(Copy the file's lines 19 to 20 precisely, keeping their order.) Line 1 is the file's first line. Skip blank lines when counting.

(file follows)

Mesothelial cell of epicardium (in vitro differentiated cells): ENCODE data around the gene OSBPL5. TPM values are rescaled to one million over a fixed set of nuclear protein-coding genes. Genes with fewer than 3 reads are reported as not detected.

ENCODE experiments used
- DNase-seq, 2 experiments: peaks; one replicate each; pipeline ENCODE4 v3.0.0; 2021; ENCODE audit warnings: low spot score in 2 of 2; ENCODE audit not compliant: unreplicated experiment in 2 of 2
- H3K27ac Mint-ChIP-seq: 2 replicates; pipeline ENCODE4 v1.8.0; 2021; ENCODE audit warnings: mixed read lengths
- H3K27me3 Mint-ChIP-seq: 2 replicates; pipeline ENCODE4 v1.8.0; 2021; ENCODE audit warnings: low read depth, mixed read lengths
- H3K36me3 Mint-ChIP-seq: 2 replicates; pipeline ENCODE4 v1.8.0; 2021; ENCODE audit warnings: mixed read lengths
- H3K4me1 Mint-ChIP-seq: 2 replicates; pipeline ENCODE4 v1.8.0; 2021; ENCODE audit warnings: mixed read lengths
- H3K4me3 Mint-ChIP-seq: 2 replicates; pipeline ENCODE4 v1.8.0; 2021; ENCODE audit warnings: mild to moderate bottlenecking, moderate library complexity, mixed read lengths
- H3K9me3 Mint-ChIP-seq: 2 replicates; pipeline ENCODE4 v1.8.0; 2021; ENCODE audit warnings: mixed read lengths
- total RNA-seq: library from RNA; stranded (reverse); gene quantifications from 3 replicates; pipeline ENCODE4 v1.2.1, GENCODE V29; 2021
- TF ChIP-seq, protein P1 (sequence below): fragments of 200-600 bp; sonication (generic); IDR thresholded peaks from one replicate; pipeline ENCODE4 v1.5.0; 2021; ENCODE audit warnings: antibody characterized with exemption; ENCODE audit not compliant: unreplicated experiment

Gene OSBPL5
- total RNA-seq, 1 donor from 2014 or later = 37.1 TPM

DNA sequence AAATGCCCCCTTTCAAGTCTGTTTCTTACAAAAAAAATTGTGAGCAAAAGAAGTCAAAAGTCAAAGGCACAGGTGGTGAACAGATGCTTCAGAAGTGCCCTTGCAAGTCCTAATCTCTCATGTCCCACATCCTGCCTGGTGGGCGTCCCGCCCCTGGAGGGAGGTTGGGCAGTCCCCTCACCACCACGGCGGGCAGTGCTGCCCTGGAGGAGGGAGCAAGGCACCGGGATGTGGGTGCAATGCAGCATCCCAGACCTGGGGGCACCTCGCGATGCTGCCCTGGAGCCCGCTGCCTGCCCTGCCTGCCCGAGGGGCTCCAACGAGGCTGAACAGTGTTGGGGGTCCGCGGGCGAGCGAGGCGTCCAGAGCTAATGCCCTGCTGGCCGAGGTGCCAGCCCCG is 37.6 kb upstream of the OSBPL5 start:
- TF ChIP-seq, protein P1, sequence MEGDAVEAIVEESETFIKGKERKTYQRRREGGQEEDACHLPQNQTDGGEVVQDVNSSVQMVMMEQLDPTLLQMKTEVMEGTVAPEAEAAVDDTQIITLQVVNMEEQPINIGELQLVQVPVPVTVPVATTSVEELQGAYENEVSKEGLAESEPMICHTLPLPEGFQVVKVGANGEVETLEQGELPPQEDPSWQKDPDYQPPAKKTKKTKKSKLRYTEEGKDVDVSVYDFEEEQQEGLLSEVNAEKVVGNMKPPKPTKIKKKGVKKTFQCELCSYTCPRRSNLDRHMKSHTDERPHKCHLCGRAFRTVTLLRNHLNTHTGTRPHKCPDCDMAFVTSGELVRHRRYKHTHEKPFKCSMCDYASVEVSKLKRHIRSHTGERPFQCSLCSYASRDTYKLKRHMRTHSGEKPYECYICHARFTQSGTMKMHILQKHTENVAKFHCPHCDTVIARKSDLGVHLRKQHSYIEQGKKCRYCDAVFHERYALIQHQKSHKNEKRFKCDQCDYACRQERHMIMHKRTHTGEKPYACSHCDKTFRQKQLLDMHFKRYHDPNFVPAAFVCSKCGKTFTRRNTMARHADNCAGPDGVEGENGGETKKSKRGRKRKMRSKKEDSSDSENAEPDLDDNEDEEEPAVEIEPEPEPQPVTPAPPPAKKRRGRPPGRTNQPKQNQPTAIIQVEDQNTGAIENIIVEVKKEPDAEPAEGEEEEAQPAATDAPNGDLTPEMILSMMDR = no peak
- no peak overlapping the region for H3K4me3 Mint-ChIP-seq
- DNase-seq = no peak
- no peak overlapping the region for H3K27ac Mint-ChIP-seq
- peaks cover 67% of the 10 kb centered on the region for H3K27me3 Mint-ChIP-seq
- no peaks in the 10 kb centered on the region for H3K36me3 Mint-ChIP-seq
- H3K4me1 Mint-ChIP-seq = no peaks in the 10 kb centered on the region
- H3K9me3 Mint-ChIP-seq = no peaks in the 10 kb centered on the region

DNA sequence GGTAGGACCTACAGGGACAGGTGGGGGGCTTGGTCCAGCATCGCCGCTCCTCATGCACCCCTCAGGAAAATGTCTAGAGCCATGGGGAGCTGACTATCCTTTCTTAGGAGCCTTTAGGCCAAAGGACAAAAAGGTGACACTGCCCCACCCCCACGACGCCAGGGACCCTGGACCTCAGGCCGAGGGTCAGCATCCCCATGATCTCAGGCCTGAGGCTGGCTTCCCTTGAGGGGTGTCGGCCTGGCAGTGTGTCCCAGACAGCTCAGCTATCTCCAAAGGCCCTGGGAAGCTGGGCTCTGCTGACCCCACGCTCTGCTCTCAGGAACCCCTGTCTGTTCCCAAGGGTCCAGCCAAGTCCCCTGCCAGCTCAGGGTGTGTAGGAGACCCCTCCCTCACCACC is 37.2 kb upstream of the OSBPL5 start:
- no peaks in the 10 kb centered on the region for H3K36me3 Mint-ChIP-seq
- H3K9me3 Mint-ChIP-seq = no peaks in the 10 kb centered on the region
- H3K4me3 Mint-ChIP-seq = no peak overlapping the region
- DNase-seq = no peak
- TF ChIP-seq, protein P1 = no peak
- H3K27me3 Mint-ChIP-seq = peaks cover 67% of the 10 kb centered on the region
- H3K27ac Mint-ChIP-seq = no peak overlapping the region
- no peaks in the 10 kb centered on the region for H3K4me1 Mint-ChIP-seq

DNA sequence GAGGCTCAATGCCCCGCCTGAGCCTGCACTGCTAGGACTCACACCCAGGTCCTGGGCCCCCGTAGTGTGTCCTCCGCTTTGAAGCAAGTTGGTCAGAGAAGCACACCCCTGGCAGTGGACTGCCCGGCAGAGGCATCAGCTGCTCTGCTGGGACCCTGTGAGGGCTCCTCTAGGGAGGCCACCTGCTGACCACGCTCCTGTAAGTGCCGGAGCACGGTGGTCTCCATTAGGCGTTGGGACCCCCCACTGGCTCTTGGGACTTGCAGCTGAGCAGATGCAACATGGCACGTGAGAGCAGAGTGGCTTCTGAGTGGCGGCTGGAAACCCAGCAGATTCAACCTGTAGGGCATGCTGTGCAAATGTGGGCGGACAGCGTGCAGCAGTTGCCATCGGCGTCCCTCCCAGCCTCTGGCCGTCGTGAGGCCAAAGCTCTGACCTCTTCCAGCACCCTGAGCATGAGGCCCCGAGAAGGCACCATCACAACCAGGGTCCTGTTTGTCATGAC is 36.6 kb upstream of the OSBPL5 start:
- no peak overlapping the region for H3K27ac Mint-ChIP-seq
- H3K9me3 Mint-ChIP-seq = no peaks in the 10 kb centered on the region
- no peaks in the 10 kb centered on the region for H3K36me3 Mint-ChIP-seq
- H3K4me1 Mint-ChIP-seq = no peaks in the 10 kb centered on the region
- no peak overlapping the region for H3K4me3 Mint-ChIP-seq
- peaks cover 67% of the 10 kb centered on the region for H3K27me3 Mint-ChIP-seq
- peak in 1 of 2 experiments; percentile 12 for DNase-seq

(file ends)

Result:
- peaks cover 67% of the 10 kb centered on the region for H3K27me3 Mint-ChIP-seq
- no peaks in the 10 kb centered on the region for H3K36me3 Mint-ChIP-seq